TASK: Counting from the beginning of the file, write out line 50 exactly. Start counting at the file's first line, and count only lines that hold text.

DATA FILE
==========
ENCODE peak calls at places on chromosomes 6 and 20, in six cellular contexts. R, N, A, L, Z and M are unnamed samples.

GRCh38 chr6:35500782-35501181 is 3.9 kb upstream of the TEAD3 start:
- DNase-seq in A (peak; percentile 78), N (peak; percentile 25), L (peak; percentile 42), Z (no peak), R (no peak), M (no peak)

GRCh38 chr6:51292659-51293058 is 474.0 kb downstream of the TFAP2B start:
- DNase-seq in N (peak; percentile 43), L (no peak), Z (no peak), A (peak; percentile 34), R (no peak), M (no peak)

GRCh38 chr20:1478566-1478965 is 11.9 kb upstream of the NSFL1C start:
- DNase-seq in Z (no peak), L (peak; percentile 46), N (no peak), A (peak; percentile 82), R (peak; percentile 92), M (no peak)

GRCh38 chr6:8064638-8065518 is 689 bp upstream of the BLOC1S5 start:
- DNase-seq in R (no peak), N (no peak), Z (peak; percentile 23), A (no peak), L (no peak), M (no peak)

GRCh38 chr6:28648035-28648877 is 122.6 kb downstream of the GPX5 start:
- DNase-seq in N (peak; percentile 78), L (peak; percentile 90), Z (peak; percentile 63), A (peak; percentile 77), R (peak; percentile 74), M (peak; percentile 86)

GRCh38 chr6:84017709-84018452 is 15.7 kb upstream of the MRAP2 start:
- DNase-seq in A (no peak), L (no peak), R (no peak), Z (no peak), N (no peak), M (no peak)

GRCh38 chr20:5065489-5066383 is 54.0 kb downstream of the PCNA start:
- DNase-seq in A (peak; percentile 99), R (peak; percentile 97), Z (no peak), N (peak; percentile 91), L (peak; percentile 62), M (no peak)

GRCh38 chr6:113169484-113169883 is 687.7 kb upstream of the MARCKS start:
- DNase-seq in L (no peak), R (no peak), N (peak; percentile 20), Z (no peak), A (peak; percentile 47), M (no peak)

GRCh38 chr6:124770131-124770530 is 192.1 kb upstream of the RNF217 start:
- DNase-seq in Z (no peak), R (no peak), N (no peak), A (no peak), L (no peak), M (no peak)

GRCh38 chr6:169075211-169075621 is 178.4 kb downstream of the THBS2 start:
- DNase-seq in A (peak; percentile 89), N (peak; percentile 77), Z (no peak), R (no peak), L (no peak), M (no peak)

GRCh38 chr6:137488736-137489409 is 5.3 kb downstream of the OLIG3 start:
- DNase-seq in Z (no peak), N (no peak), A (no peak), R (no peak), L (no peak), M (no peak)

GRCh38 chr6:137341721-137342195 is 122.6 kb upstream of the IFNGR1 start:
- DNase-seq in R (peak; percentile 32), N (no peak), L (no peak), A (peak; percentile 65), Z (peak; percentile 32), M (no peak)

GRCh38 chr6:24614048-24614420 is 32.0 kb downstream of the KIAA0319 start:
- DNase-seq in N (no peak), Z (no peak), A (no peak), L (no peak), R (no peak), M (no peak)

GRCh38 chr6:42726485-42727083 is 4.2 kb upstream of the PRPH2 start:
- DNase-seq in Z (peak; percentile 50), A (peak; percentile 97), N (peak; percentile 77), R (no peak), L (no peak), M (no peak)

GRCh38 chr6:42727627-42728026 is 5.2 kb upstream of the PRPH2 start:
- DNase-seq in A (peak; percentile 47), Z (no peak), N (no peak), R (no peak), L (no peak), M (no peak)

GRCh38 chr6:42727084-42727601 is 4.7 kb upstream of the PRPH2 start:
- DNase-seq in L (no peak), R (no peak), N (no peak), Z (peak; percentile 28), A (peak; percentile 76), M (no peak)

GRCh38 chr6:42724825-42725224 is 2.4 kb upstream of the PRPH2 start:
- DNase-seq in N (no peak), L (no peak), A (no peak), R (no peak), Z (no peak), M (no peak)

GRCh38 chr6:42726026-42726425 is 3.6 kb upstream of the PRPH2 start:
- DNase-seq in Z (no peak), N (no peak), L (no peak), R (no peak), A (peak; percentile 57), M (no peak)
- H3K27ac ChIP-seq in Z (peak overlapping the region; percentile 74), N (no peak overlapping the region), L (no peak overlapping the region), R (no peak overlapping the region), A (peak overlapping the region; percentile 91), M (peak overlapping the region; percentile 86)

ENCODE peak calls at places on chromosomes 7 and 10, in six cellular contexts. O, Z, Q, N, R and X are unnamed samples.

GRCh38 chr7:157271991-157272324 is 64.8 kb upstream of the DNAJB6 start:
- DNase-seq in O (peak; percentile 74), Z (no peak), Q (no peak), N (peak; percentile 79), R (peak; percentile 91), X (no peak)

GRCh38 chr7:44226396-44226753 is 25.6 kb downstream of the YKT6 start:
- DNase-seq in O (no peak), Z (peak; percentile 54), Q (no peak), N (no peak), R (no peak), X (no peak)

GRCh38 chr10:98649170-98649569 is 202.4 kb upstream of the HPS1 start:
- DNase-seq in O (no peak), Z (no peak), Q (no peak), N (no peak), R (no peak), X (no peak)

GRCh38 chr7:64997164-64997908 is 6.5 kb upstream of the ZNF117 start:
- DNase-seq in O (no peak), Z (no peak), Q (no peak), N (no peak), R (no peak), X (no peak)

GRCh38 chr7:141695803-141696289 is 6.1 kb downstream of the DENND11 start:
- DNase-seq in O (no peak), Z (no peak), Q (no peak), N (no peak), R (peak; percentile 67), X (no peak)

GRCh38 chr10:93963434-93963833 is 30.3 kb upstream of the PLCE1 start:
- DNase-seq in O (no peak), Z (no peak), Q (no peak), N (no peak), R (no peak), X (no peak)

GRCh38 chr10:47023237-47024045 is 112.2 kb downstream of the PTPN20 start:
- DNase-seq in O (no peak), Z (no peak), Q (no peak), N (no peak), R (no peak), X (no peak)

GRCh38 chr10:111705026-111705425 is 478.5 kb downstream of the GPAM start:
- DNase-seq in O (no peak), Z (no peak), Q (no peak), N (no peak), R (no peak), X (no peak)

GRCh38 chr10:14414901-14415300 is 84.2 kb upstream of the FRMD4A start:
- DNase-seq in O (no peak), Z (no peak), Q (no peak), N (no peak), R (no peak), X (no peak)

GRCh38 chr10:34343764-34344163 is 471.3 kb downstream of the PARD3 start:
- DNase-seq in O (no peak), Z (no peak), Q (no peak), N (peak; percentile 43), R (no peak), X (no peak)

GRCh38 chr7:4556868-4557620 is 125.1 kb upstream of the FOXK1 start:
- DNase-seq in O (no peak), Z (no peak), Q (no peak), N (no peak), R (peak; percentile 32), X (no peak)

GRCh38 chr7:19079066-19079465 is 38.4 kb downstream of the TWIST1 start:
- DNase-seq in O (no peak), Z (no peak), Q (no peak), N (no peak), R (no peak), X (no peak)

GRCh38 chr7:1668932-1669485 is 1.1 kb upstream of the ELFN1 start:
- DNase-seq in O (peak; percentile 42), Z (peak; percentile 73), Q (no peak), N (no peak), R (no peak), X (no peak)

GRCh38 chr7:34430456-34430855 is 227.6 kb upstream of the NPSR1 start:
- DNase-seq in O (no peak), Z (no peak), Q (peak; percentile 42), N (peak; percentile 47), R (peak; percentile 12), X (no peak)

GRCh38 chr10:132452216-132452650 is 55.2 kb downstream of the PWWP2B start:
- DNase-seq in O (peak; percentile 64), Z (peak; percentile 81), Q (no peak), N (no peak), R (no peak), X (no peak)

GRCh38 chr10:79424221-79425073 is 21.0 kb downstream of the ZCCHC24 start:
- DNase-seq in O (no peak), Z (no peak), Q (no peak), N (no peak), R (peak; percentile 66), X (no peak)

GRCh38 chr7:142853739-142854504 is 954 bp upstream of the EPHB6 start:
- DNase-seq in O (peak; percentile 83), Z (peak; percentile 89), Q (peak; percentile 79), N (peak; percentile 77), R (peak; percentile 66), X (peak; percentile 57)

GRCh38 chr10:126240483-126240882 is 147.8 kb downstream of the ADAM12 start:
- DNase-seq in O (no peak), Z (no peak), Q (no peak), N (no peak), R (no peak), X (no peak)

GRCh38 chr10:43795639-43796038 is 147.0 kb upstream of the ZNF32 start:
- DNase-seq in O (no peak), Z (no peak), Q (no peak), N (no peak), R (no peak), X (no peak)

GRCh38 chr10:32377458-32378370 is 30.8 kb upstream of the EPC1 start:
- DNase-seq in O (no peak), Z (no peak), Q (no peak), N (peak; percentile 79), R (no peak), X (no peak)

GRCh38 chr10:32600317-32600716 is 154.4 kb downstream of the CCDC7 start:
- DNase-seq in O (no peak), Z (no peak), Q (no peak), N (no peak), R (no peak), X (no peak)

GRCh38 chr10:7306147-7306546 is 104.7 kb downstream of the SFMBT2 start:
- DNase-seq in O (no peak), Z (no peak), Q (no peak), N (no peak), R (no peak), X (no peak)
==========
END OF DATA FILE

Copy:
GRCh38 chr10:93963434-93963833 is 30.3 kb upstream of the PLCE1 start: